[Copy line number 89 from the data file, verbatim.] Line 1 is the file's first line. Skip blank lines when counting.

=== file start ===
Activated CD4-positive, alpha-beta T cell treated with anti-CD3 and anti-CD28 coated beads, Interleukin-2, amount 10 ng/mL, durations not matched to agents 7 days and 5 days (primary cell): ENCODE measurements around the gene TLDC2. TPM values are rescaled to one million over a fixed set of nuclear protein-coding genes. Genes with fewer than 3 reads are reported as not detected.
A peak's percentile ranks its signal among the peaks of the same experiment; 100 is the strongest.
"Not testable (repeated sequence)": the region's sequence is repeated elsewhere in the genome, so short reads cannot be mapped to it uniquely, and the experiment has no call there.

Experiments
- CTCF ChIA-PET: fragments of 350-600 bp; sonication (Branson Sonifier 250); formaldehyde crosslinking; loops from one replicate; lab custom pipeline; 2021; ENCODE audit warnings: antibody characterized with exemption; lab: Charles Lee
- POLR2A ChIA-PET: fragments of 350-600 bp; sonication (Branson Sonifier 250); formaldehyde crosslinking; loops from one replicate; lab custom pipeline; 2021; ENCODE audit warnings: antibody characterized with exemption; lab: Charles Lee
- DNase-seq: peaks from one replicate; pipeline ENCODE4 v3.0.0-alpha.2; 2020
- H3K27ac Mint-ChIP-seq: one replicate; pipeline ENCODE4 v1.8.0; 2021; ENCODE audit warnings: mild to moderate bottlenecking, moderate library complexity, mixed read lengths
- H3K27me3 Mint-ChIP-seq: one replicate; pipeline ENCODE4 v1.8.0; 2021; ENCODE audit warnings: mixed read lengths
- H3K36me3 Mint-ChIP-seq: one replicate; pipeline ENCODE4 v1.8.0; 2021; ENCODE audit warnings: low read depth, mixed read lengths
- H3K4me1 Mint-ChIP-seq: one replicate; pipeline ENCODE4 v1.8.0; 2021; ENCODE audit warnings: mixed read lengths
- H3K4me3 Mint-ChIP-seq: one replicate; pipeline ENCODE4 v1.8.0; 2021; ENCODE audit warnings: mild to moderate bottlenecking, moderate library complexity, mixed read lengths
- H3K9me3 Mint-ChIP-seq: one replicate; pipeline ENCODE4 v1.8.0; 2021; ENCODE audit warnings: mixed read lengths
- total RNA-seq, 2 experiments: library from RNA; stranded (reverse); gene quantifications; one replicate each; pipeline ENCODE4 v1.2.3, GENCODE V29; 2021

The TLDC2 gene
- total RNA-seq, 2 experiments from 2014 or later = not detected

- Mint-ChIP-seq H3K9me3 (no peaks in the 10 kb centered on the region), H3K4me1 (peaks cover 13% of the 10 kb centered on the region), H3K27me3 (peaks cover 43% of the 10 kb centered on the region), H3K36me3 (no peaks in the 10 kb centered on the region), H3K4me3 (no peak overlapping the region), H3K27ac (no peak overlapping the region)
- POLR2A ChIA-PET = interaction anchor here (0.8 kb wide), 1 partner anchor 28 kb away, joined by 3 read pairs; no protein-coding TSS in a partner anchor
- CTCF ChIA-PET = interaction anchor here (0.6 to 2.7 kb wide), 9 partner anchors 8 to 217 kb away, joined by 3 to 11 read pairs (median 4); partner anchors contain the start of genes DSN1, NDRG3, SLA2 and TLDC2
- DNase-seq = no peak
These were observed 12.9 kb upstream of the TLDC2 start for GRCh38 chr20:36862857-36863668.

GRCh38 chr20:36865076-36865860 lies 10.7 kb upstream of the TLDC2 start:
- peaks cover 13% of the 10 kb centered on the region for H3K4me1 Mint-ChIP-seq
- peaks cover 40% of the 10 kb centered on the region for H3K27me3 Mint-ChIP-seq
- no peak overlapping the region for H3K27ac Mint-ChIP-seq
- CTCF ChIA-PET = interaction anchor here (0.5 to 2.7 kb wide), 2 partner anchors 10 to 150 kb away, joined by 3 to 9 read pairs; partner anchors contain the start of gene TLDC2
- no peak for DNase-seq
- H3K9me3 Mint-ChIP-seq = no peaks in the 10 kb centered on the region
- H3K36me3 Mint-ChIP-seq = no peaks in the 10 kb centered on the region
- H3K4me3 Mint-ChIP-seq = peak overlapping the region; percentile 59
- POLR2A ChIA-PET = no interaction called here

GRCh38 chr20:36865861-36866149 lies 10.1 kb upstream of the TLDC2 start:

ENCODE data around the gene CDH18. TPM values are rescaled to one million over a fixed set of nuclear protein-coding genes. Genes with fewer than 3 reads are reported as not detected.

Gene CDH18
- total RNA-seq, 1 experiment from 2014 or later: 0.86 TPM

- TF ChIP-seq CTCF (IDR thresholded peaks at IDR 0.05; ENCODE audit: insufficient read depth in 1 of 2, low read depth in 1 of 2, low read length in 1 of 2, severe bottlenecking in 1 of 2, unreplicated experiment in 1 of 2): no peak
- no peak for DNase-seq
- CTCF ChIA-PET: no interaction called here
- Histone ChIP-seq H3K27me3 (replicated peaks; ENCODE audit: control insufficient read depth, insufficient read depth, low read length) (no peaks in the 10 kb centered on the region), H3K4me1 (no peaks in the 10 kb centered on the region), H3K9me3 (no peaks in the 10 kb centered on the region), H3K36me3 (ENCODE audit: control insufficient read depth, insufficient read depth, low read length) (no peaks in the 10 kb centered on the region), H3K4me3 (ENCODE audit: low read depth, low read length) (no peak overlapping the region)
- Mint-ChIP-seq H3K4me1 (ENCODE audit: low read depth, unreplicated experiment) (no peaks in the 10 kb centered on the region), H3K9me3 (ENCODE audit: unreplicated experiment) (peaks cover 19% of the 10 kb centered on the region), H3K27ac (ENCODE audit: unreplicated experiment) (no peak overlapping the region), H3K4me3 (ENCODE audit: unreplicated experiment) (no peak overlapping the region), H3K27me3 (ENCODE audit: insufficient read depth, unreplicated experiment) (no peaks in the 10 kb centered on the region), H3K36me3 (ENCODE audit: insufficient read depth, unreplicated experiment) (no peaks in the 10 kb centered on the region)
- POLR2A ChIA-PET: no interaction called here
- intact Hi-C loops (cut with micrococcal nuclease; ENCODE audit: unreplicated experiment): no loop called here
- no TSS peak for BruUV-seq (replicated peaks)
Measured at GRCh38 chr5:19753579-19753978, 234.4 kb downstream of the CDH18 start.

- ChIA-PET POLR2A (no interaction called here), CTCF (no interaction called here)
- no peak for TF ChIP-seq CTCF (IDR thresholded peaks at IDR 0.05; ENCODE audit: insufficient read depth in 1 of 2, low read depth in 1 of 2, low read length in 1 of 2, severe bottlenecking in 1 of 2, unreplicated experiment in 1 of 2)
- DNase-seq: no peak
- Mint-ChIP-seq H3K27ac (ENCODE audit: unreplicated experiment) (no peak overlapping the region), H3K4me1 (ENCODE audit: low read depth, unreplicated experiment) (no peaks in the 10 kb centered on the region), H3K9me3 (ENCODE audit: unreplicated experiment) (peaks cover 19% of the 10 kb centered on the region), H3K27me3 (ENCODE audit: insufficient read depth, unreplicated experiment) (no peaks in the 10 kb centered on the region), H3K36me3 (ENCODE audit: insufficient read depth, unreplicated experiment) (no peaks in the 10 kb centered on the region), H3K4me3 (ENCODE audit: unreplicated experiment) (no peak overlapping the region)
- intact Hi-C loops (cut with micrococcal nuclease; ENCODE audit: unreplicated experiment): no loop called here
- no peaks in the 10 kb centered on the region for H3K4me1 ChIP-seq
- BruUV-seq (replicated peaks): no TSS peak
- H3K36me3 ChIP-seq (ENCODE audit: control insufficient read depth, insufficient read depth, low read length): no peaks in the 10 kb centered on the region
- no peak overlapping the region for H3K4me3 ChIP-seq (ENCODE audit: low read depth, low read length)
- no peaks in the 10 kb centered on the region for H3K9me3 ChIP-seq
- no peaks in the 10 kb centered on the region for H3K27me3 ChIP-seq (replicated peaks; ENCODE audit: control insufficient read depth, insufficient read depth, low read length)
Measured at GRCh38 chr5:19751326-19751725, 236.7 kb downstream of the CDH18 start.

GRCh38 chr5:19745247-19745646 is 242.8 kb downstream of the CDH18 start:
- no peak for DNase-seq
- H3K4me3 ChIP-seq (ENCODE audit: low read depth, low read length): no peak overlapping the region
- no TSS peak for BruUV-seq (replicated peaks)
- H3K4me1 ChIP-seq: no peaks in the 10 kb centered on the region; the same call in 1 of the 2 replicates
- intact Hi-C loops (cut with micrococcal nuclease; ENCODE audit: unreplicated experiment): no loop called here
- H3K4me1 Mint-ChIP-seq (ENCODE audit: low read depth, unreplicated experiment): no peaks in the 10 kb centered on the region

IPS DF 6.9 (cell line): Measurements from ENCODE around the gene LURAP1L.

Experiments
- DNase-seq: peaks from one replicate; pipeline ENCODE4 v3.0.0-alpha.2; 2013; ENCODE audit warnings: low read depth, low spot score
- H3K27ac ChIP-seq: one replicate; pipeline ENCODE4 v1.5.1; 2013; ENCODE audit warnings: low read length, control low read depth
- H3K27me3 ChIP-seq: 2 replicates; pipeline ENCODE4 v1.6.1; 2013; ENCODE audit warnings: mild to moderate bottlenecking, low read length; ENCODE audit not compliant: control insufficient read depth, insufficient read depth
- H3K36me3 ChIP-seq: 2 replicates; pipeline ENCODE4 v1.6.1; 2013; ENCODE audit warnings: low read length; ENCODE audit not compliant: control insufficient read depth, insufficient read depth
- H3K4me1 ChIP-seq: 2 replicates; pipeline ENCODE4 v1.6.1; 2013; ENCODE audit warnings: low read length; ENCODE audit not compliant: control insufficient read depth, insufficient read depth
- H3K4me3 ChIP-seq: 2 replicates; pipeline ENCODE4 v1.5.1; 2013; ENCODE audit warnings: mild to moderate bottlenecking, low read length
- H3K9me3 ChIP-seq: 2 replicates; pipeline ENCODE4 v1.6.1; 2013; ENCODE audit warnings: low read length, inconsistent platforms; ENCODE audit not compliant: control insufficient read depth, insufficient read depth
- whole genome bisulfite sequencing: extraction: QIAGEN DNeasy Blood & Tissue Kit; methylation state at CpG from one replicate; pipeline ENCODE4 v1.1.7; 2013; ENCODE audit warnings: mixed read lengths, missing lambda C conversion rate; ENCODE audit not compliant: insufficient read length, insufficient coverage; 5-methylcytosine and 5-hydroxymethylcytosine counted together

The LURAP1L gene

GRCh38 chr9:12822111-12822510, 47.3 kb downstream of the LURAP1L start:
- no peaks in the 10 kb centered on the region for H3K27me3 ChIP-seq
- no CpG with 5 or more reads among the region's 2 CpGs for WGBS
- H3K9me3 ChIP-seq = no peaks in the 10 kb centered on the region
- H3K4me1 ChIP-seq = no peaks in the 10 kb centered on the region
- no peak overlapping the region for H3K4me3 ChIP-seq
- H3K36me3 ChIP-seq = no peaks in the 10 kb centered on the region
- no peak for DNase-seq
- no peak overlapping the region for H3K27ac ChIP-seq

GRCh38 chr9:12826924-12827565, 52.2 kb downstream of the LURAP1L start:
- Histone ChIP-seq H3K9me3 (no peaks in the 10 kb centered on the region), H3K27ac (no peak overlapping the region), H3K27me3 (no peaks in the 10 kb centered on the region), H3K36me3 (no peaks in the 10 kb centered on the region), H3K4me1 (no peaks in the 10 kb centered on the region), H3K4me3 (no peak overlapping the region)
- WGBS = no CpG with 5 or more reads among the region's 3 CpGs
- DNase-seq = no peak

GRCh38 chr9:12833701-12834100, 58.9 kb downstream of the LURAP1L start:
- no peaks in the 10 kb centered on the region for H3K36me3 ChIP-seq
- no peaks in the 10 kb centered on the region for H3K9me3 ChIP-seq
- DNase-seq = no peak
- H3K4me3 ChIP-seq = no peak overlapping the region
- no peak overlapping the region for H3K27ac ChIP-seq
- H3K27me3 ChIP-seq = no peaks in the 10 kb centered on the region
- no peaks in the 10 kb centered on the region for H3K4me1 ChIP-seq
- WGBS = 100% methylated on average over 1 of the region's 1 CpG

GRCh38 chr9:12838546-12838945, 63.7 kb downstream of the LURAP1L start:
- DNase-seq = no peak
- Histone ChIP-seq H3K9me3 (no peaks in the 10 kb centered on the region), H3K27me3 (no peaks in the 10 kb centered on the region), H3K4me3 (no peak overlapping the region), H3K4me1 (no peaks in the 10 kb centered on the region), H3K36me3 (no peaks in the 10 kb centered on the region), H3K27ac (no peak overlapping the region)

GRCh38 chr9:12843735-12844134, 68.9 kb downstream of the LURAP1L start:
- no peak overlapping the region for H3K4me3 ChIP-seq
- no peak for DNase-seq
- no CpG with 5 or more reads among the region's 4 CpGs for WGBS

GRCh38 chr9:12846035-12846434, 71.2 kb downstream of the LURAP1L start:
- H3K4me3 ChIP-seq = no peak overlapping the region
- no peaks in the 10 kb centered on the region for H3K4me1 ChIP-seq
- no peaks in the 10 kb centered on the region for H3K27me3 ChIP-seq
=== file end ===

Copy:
- no peaks in the 10 kb centered on the region for H3K36me3 ChIP-seq